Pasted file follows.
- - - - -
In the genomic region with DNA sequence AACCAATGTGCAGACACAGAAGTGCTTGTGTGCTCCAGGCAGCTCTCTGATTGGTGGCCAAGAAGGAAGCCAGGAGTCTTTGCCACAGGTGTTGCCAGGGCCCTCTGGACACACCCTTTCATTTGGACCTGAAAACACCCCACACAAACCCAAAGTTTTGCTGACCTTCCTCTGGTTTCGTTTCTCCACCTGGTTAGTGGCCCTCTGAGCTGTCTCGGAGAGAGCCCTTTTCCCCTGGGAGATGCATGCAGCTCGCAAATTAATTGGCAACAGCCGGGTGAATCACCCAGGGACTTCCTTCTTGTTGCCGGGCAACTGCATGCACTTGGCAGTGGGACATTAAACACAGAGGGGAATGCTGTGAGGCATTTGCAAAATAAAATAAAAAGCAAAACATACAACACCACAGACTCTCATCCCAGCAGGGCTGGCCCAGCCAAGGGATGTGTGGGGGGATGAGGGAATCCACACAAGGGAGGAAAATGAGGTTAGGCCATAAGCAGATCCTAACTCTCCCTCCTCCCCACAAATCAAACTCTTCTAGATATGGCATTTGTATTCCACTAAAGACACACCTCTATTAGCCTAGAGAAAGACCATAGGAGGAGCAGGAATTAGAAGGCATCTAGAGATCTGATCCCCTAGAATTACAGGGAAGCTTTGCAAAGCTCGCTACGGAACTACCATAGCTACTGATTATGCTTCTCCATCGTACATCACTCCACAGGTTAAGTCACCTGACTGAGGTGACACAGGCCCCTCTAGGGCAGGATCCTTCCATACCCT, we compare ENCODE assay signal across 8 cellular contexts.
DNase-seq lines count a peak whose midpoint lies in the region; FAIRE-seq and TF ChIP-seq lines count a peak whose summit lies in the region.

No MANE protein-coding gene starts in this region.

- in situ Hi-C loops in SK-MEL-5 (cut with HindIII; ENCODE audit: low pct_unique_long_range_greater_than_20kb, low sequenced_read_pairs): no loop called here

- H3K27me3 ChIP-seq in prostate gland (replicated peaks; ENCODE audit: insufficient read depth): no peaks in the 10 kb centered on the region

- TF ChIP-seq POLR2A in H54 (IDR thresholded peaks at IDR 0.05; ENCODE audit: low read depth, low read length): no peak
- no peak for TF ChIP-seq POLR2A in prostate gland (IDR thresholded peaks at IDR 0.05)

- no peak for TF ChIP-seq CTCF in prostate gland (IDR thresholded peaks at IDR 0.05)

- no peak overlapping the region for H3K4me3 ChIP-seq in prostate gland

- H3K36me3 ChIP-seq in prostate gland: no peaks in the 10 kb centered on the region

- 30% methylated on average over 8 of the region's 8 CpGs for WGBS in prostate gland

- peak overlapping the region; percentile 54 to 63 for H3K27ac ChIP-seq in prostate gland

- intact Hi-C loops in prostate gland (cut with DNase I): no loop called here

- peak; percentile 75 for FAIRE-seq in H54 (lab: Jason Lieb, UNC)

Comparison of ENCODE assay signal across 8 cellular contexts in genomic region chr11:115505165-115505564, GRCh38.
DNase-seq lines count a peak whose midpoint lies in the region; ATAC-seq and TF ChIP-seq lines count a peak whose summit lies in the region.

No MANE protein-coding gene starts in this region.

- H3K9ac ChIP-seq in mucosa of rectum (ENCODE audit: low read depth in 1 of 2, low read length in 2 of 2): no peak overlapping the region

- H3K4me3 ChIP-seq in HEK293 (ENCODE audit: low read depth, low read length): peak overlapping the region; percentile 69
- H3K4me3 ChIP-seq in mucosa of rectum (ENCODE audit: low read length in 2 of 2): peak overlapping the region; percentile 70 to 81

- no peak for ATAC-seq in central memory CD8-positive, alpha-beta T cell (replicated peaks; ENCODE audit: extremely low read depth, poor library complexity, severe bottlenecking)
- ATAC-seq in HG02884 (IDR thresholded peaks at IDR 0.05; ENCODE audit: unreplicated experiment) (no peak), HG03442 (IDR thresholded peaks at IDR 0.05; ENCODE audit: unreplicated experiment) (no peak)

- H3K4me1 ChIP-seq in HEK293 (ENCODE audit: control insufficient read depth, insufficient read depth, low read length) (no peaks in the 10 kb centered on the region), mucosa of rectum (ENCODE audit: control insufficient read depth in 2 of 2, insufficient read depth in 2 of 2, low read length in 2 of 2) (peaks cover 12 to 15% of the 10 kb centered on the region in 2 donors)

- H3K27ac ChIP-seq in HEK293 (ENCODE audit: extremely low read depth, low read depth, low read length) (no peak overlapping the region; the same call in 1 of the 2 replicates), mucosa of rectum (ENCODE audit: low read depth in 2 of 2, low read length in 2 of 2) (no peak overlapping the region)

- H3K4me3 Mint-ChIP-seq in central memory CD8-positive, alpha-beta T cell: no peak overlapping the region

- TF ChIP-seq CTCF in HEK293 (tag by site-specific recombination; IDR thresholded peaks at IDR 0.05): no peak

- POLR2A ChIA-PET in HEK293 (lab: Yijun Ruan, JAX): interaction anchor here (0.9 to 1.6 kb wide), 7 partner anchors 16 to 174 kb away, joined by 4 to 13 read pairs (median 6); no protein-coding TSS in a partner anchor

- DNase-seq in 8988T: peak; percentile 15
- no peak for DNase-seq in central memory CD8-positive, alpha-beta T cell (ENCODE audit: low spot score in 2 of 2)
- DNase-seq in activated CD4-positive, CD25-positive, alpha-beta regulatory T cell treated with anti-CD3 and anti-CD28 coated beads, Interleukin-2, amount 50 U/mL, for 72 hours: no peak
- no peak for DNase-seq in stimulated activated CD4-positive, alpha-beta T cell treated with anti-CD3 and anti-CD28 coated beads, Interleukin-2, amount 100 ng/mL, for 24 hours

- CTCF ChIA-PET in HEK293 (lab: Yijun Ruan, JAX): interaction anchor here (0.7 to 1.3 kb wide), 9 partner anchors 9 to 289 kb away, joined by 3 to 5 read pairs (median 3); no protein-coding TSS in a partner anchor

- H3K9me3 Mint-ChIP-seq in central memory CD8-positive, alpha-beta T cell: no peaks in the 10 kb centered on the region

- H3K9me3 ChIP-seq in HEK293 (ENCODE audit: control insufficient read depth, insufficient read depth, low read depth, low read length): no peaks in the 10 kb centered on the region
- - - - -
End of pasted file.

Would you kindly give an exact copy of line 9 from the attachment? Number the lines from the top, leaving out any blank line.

- no peak overlapping the region for H3K4me3 ChIP-seq in prostate gland